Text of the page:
Locking the genome: nuclear organization and cell fate.

Friedrich Miescher Institute for Biomedical Research, Maulbeerstrasse 66, 4058 Basel, Switzerland.
Current opinion in genetics & development (Impact Factor: 8.99). 02/2011; 21(2):167-74. DOI: 10.1016/j.gde.2011.01.023
Source: PubMed

ABSTRACT The differentiation of pluripotent or totipotent cells into various differentiated cell types is accompanied by a restriction of gene expression patterns, alteration in histone and DNA methylation, and changes in the gross nuclear organization of eu- and heterochromatic domains. Several recent studies have coupled genome-wide mapping of histone modifications with changes in gene expression. Other studies have examined changes in the subnuclear positioning of tissue-specific genes upon transcriptional induction or repression. Here we summarize intriguing correlations of the three phenomena, which suggest that in some cases causal relationships may exist.

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    ABSTRACT: A conserved organizational feature of eukaryotic nuclei is the peripheral heterochromatin compartment, which provides a protected area for epigenetically silent genes and gene-poor DNA. In metazoan cells, this compartment is associated with the nuclear lamina, the protein meshwork at the inner edge of the nucleus. Heterochromatin-nuclear lamina interactions promote epigenetic gene silencing, which may drive many normal and diseased biological processes. We recently obtained evidence that a previously unstudied human protein, PRR14, participates in the tethering of heterochromatin to the inner nuclear periphery. PRR14 associates with the nuclear lamina and attaches to heterochromatin through its binding partner, heterochromatin protein 1 (HP1). After disassembly early in mitosis, PRR14 reassembles in two steps, first binding to anaphase chromosomes through HP1, followed by association with the nuclear lamina in telophase. PRR14 may thereby play a role in specifying HP1-bound heterochromatin for reattachment to the nuclear lamina at mitotic exit. Here we review the relevant literature, summarize our initial work, and provide additional comments and findings.
    Nucleus (Austin, Texas) 02/2014; 5(1). · 3.15 Impact Factor
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    ABSTRACT: Abstract Nuclear landscapes were studied during preimplantation development of bovine embryos, generated either by in vitro fertilization (IVF), or generated as cloned embryos by somatic cell nuclear transfer (SCNT) of fetal bovine fibroblasts, using three-dimensional confocal laser scanning microscopy (3D-CLSM) and structured illumination microscopy (3D-SIM). Nuclear landscapes of embryonic nuclei were compared with each other and fibroblast nuclei. We demonstrate that reprogramming of fibroblast nuclei in cloned embryos requires changes of their landscapes similar to nuclei of IVF embryos. On the way towards the 8-cell stage, where major genome activation occurs, a major lacuna, enriched with splicing factors, was formed in the nuclear interior and chromosome territories (CTs) were shifted towards the nuclear periphery. During further development the major lacuna disappeared and CTs were redistributed throughout the nuclear interior forming a contiguous higher order chromatin network. At all stages of development CTs of embryonic and fibroblast nuclei were built up from chromatin domain clusters (CDCs) pervaded by interchromatin compartment (IC) channels. Quantitative analyses revealed a highly significant enrichment of RNA polymerase II and H3K4me3, a marker for transcriptionally competent chromatin, at the periphery of CDCs. In contrast, H3K9me3, a marker for silent chromatin, was enriched in the more compacted interior of CDCs. Despite these striking similarities, we also detected major differences between nuclear landscapes of fibroblasts and cloned embryos. Possible implications of these differences for the developmental potential of cloned animals remain to be investigated. We present a model, which integrates generally applicable structural and functional features of the nuclear landscape.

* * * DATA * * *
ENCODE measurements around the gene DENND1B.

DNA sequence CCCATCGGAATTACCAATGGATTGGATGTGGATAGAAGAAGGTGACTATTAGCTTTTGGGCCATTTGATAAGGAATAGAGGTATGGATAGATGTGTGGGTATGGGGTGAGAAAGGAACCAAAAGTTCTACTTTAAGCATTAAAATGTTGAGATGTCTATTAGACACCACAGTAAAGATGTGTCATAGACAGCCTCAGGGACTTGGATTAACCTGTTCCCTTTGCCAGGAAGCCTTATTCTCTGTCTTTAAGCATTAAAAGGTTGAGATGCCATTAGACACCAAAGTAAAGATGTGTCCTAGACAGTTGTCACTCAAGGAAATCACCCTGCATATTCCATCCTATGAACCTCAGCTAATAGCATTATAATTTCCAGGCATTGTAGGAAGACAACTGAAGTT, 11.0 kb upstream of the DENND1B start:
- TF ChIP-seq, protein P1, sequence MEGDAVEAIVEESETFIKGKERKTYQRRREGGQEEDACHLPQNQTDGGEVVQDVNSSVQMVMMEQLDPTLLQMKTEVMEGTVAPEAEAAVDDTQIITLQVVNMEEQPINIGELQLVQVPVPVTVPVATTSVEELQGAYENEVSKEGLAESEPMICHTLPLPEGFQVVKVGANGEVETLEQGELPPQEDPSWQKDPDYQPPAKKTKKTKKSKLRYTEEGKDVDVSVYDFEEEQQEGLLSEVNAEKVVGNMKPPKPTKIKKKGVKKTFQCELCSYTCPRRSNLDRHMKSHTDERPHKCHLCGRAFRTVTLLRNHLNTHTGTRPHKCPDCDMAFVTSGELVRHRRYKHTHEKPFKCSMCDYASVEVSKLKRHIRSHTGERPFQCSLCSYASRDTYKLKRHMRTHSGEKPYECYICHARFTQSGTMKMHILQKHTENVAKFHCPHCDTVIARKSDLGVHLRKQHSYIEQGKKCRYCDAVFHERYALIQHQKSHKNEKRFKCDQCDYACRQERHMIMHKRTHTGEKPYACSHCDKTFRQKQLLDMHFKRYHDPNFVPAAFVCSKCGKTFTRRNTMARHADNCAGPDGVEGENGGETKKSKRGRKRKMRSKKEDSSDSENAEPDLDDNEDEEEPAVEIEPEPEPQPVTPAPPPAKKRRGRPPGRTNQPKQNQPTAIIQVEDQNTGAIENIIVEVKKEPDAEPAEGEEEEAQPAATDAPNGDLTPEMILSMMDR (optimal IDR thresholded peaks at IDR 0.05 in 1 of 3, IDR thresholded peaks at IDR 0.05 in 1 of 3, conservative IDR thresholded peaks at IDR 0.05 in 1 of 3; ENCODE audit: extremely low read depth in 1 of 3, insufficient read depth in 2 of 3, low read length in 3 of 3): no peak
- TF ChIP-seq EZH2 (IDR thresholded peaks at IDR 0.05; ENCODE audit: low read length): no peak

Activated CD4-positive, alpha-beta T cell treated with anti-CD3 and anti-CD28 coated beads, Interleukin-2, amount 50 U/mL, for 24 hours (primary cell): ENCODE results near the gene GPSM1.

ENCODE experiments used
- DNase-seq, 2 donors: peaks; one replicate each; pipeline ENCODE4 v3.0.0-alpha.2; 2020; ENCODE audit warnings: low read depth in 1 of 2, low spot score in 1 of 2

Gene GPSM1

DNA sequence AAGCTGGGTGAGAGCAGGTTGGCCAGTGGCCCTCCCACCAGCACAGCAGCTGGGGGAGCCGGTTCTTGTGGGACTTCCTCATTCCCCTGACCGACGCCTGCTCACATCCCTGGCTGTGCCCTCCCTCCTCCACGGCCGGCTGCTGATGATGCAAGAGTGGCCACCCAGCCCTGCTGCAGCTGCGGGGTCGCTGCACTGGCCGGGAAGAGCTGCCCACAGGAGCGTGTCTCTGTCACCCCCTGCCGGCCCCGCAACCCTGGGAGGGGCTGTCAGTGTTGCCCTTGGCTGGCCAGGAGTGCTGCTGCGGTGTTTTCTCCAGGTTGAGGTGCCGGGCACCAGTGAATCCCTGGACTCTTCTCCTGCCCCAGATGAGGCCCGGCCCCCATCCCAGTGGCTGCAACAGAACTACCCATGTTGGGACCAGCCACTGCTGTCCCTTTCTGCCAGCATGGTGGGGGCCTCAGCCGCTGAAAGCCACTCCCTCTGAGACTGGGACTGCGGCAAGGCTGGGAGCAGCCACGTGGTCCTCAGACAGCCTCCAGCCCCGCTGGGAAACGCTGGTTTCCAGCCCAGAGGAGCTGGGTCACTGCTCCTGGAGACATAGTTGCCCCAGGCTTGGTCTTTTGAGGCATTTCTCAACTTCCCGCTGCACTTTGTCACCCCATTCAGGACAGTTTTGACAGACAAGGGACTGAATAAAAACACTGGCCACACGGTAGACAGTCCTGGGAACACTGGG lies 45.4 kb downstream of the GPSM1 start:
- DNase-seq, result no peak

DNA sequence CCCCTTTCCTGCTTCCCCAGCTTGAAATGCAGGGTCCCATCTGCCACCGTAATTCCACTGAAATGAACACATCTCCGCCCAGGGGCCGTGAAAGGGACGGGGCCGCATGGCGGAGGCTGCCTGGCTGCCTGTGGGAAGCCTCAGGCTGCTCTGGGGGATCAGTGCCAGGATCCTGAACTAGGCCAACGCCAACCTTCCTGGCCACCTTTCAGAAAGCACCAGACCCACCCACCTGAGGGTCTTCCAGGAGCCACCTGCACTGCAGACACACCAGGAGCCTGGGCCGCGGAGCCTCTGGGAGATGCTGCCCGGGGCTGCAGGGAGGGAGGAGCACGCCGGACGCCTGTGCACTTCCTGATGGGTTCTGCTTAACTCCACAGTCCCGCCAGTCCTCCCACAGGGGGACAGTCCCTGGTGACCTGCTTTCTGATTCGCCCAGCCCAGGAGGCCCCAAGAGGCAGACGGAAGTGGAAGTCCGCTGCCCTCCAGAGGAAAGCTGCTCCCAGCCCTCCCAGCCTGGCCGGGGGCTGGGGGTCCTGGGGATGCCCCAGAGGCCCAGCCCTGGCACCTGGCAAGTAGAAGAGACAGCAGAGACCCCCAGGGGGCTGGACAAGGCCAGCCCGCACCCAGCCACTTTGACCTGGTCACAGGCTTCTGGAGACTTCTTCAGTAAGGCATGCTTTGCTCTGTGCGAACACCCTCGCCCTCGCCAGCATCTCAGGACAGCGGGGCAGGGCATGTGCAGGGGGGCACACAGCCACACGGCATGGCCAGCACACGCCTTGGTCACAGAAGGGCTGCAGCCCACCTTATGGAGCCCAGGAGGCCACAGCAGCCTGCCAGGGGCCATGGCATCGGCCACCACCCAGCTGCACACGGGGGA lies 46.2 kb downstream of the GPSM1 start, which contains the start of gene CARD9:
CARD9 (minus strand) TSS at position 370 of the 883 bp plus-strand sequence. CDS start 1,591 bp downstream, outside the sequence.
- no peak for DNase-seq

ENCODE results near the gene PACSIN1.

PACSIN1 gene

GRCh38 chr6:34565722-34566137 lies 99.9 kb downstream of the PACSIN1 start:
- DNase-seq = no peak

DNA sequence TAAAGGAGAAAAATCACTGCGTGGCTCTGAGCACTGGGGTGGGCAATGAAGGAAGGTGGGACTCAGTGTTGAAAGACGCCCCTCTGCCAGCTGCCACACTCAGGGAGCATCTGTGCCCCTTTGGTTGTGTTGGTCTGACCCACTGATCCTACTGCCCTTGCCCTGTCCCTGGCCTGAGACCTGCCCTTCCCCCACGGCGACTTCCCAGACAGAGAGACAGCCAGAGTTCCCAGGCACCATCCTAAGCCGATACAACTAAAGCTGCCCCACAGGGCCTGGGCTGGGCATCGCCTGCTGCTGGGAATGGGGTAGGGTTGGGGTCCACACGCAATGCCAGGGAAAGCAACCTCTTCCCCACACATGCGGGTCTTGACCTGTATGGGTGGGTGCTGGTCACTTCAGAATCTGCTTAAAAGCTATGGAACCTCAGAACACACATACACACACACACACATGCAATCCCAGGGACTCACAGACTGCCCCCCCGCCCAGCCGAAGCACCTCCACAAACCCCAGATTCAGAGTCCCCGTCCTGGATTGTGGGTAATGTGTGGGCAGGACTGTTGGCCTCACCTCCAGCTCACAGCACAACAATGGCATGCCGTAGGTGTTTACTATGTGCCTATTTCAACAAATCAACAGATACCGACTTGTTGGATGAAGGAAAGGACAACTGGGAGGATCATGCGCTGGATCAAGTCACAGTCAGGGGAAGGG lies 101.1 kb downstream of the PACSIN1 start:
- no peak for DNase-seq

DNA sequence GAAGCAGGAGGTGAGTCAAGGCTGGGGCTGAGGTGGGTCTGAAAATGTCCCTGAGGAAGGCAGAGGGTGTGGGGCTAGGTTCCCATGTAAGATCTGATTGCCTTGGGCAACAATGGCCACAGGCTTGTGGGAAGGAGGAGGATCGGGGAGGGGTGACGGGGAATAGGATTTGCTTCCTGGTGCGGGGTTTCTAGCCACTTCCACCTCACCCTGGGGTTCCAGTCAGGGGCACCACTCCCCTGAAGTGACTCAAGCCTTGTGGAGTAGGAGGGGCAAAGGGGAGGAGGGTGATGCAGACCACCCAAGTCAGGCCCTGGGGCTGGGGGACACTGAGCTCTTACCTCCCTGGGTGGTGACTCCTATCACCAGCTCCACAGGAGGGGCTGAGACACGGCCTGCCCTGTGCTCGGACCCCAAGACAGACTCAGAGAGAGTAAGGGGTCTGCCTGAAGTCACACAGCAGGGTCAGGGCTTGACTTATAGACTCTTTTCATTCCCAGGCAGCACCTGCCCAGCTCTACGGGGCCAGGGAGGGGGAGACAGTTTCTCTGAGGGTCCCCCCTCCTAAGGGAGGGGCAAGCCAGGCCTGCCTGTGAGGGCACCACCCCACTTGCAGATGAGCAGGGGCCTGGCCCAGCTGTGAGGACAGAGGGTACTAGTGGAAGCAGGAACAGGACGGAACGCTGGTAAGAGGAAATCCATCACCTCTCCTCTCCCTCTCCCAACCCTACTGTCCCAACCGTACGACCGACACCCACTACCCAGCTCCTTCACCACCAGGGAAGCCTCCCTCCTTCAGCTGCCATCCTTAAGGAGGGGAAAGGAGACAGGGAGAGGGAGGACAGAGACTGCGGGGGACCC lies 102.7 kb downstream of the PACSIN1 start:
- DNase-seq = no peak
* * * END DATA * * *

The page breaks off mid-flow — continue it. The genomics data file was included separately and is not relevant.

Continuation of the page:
Nucleus (Austin, Texas) 11/2014; · 3.15 Impact Factor
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    ABSTRACT: Spatial positioning of genes in the cell nucleus plays an important role in the regulation of genomic functions. Evidence for changes in gene positioning associated with transcriptional activity has been reported. However, our understanding of this phenomenon is still quite limited. We examined how pluripotency genes and hepatocyte-specific genes behave during the differentiation of mouse embryonic stem (ES) cells into hepatocytes, by targeting the loci of the Klf4, Nanog, Oct4, Sox2, Cyp7α1, Pck1, Tat, and Tdo2 genes, and using three-dimensional fluorescence in situ hybridization analyses. We found that each gene has a distinctly inherent localization profile in the ES cell nucleus. During differentiation, the Klf4, Nanog, Oct4, Cyp7α1, Pck1, and Tat loci shifted toward the nuclear center, while the Sox2 and Tdo2 loci shifted toward the periphery. The Klf4, Nanog, Oct4, and Tdo2 seem to prefer the outer regions, rather than the inner regions, when they are active. We also found that the radial positioning of the focused genes in the hepatocyte cell nucleus was highly correlated with the local GC content and the gene density of the surrounding region, but not with gene activity.
    Genetics and molecular research: GMR 01/2014; 13(1):1979-1988. · 0.85 Impact Factor


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May 29, 2014